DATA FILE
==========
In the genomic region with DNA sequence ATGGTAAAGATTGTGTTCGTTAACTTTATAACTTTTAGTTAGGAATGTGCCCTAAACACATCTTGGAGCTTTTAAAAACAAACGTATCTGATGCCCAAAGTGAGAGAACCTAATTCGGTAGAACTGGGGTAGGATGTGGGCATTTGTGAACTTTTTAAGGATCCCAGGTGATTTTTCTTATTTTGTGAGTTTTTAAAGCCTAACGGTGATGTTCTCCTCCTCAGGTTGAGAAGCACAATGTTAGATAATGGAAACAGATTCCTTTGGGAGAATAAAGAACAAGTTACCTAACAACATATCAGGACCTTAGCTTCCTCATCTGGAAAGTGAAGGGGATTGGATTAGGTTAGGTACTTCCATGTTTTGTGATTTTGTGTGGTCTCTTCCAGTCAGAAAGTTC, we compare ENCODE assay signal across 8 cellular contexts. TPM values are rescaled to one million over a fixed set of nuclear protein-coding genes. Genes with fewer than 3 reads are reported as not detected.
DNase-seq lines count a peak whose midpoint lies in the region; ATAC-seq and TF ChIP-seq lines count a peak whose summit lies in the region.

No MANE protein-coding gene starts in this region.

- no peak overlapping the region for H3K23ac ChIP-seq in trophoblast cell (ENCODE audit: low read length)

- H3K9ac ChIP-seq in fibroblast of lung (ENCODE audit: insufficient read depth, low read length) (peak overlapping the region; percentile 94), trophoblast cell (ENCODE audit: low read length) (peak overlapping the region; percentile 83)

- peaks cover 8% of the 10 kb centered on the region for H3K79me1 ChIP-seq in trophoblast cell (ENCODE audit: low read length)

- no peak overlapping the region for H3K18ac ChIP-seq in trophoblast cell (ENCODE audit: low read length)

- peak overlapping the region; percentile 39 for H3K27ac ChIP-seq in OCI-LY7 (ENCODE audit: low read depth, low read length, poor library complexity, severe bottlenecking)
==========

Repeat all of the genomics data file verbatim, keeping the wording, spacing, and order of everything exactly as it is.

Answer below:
In the genomic region with DNA sequence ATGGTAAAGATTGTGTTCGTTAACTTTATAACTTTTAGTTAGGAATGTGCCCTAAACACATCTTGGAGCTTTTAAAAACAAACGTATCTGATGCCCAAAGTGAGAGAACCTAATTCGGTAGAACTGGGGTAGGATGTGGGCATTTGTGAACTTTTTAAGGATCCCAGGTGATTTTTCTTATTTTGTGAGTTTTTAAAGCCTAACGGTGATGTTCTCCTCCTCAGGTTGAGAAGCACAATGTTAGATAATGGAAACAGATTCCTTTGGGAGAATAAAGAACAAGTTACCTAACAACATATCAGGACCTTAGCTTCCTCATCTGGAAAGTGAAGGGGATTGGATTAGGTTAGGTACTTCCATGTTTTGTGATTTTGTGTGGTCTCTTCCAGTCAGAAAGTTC, we compare ENCODE assay signal across 8 cellular contexts. TPM values are rescaled to one million over a fixed set of nuclear protein-coding genes. Genes with fewer than 3 reads are reported as not detected.
DNase-seq lines count a peak whose midpoint lies in the region; ATAC-seq and TF ChIP-seq lines count a peak whose summit lies in the region.

No MANE protein-coding gene starts in this region.

- no peak overlapping the region for H3K23ac ChIP-seq in trophoblast cell (ENCODE audit: low read length)

- H3K9ac ChIP-seq in fibroblast of lung (ENCODE audit: insufficient read depth, low read length) (peak overlapping the region; percentile 94), trophoblast cell (ENCODE audit: low read length) (peak overlapping the region; percentile 83)

- peaks cover 8% of the 10 kb centered on the region for H3K79me1 ChIP-seq in trophoblast cell (ENCODE audit: low read length)

- no peak overlapping the region for H3K18ac ChIP-seq in trophoblast cell (ENCODE audit: low read length)

- peak overlapping the region; percentile 39 for H3K27ac ChIP-seq in OCI-LY7 (ENCODE audit: low read depth, low read length, poor library complexity, severe bottlenecking)